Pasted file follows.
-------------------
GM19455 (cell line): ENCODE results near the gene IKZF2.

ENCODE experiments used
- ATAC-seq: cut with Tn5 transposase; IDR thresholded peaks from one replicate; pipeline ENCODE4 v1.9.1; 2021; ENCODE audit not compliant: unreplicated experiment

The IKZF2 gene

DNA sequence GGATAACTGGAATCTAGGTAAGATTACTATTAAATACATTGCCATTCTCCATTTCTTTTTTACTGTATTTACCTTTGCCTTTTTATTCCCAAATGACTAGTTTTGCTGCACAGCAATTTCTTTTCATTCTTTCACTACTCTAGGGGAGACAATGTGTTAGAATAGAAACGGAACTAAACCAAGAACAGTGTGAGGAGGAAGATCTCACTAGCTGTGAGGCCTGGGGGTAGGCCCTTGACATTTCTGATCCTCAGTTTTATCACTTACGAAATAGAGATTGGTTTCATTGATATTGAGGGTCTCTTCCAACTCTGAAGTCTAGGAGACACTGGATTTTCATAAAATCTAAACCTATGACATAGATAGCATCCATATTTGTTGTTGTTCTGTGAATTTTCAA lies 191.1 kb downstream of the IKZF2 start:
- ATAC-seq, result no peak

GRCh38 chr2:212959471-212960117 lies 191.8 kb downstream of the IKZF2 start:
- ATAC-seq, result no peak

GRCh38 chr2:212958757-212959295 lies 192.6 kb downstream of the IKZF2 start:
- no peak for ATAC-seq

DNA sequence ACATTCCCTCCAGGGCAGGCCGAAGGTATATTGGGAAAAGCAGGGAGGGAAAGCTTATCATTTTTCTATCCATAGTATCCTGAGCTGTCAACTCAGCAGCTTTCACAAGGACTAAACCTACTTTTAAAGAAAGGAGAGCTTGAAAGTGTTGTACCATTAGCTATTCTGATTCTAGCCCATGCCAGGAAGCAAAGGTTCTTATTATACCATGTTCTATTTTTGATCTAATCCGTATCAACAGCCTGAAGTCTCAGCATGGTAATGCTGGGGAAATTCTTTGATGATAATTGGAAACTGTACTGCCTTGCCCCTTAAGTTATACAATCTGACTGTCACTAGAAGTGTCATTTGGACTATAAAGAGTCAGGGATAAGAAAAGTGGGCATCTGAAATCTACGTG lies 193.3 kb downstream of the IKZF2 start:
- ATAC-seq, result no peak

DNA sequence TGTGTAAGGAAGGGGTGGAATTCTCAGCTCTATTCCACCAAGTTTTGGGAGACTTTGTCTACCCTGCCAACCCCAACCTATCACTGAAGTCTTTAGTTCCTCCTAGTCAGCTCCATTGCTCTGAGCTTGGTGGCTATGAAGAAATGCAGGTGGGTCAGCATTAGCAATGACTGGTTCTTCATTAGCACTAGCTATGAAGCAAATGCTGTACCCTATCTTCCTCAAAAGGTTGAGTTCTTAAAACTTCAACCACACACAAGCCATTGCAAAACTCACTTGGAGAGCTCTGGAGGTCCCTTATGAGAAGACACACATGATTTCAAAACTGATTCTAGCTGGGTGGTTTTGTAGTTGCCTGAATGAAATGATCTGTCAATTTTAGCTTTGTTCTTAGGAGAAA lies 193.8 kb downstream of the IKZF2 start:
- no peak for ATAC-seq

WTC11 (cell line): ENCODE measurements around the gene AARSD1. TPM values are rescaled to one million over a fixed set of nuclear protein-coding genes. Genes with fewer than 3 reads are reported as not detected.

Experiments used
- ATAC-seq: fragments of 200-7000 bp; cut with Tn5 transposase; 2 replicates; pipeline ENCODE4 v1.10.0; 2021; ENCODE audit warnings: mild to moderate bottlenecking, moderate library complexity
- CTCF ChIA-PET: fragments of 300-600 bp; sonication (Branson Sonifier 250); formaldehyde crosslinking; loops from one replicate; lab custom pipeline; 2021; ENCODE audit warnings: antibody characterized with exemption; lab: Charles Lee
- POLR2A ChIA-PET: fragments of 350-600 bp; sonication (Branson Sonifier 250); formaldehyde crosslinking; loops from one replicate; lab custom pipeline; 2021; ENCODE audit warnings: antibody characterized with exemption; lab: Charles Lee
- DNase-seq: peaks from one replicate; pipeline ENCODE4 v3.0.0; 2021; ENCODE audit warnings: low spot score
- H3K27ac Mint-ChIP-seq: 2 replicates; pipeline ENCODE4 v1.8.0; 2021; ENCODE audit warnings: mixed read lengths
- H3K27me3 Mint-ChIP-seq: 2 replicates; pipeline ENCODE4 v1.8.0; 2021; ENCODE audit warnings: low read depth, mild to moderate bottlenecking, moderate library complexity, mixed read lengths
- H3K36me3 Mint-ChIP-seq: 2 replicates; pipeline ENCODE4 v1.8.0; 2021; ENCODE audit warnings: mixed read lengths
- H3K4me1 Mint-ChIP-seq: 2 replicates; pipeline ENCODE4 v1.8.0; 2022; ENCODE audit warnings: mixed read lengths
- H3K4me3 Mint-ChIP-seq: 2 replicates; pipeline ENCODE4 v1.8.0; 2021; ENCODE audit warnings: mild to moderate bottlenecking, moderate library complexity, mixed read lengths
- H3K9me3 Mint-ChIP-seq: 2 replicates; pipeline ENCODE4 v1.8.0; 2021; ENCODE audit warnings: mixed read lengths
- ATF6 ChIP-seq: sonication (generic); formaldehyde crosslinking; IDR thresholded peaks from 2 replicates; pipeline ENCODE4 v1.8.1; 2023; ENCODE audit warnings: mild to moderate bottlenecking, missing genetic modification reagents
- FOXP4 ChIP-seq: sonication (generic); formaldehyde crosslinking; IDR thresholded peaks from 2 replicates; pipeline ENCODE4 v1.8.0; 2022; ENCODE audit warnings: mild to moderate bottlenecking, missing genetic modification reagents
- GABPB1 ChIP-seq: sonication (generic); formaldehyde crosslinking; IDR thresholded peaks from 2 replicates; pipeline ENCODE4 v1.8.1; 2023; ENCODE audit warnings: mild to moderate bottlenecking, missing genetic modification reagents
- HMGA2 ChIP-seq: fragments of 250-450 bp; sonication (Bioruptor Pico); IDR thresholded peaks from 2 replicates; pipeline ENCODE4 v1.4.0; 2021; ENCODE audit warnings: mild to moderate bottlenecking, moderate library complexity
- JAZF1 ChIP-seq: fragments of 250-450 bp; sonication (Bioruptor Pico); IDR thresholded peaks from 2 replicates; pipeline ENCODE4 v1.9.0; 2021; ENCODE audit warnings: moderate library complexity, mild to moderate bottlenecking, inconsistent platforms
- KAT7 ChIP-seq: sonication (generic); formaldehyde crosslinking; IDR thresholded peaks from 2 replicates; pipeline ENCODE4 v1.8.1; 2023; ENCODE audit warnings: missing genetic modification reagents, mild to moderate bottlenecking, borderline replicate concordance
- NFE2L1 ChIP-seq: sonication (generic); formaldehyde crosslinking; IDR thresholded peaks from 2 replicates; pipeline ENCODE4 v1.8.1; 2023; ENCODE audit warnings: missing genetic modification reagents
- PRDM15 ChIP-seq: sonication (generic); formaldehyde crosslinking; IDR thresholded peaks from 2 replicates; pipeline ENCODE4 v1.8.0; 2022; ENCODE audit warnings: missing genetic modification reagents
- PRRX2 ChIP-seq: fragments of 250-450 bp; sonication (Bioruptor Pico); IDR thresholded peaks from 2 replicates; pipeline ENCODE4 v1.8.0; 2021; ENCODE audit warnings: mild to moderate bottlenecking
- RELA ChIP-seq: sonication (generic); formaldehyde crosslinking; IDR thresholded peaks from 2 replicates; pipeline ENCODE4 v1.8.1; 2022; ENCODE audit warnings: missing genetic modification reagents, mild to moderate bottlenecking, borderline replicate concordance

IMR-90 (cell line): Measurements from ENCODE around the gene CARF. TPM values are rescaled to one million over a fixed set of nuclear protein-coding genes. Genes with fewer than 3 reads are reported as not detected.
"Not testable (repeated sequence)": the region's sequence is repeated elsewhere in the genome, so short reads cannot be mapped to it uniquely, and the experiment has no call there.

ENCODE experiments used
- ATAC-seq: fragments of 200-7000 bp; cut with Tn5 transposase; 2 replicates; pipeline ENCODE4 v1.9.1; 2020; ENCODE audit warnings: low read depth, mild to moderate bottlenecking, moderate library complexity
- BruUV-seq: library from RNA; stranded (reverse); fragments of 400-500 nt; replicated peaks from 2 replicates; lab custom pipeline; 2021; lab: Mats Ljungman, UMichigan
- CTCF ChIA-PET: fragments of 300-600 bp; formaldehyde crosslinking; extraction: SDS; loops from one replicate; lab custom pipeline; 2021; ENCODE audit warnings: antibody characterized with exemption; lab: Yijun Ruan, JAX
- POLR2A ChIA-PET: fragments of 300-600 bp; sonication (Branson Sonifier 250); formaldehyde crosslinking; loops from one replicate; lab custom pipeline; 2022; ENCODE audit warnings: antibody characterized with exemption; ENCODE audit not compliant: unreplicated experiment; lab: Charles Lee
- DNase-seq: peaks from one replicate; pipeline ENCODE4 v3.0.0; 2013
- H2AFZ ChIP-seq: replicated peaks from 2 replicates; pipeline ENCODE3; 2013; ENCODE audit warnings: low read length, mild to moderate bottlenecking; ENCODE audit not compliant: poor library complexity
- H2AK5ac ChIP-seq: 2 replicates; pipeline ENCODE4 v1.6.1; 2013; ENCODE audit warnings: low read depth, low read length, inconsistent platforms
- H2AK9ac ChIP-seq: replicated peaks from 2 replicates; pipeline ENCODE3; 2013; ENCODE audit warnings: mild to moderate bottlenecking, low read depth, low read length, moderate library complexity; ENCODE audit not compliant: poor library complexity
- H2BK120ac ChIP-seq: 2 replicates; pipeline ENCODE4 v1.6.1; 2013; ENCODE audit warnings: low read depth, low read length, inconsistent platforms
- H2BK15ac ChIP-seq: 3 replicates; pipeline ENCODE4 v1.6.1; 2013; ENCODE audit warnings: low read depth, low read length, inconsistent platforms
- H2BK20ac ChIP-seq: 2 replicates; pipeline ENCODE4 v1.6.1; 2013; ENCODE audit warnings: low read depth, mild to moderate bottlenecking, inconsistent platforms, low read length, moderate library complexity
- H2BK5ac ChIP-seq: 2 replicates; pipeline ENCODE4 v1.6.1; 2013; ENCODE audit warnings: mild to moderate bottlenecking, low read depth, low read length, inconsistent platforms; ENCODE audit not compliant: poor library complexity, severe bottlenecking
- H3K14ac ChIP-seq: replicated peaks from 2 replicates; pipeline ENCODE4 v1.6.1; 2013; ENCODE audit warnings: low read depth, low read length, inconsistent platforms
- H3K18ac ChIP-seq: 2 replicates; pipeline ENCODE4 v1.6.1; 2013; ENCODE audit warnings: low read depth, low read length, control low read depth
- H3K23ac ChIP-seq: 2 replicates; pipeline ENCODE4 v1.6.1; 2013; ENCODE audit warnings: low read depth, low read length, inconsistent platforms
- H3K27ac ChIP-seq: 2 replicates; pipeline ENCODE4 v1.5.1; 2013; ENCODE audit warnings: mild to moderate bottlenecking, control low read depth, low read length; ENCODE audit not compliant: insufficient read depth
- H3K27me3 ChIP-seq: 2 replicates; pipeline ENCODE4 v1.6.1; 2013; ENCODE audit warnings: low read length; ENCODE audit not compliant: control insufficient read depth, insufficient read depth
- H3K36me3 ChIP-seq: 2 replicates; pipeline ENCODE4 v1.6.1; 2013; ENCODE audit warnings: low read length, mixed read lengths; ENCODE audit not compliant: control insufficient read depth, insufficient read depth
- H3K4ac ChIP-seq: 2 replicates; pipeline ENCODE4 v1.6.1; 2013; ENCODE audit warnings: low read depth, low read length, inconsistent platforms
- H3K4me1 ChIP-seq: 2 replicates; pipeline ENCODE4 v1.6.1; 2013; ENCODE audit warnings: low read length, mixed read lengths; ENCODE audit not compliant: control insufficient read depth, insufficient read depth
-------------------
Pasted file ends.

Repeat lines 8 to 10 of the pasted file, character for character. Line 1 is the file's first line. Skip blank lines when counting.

- ATAC-seq, result no peak

GRCh38 chr2:212958757-212959295 lies 192.6 kb downstream of the IKZF2 start:
- no peak for ATAC-seq